from my toes to the top of my head,
for I am a poet in prison,
a poet in the land of art.
I am accused of words,
my pen the instrument.
Ink— blood of the heart— bears witness
and reads the charges.
Listen, my destiny, my life,
to what the judge said:
A poem stands accused,
my poem morphs into a crime.
In the land of freedom,
the artist’s fate is prison.

 

Who imprisons poets? They act with impunity, but they face the relentless gaze of the world. The poet Caroline Forche defines what she does as the poetry of witness: “The poetry of witness reclaims the social from the political and in so doing defends the individual against illegitimate forms of coercion.” Here she is, recounting an encounter with a general in El Salvador in 1978:

WHAT YOU HAVE HEARD is true. I was in his house. His wife carried a tray of coffee and sugar. His daughter filed her nails, his son went out for the night. There were daily papers, pet dogs, a pistol on the cushion beside him. The moon swung bare on its black cord over the house. On the television was a cop show. It was in English.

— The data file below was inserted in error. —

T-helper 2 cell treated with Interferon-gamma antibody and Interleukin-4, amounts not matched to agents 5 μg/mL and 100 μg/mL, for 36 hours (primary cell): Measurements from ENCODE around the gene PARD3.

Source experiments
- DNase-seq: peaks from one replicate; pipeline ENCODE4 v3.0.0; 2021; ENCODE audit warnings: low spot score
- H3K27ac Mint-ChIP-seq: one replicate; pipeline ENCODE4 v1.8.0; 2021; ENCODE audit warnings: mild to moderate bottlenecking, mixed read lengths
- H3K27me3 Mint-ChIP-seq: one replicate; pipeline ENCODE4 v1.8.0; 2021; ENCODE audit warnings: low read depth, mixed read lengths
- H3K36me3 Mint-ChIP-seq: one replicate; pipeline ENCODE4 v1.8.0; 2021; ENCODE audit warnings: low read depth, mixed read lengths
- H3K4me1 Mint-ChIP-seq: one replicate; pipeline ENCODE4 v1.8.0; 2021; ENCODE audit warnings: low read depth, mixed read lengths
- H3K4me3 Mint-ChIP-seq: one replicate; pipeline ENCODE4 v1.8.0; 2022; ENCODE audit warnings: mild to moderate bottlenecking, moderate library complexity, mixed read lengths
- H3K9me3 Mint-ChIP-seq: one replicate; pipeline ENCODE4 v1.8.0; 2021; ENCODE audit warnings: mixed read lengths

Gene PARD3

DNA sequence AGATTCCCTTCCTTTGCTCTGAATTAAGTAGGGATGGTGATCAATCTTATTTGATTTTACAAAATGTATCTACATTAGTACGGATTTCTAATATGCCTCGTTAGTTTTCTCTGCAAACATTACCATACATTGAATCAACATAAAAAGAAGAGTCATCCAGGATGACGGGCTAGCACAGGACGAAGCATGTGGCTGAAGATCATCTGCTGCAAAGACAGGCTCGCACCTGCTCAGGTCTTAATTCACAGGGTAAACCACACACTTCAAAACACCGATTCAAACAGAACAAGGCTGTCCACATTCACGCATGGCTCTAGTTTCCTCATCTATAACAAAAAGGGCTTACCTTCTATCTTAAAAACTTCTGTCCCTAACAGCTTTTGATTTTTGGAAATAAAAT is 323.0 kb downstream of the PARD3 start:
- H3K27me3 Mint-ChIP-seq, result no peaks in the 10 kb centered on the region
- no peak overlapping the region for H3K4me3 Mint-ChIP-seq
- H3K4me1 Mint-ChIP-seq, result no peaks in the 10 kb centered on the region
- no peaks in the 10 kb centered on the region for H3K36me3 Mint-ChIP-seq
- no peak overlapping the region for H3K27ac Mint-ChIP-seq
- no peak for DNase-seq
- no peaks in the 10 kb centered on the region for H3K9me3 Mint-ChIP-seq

Broken bottles were embedded in the walls around the house to scoop the kneecaps from a man’s legs or cut his hands to lace. On the windows there were gratings like those in liquor stores. We had dinner, rack of lamb, good wine, a gold bell was on the table for calling the maid. The maid brought green mangoes, salt, a type of bread. I was asked how I enjoyed the country. There was a brief commercial in Spanish. His wife took everything away.

There was some talk then of how difficult it had become to govern. The parrot said hello on the terrace. The colonel told it to shut up, and pushed himself from the table. My friend said to me with his eyes: say nothing. The colonel returned with a sack used to bring groceries home. He spilled many human ears on the table. They were like dried peach halves. There is no other way to say this. He took one of them in his hands, shook it in our faces, dropped it into a water glass. It came alive there. I am tired of fooling around he said.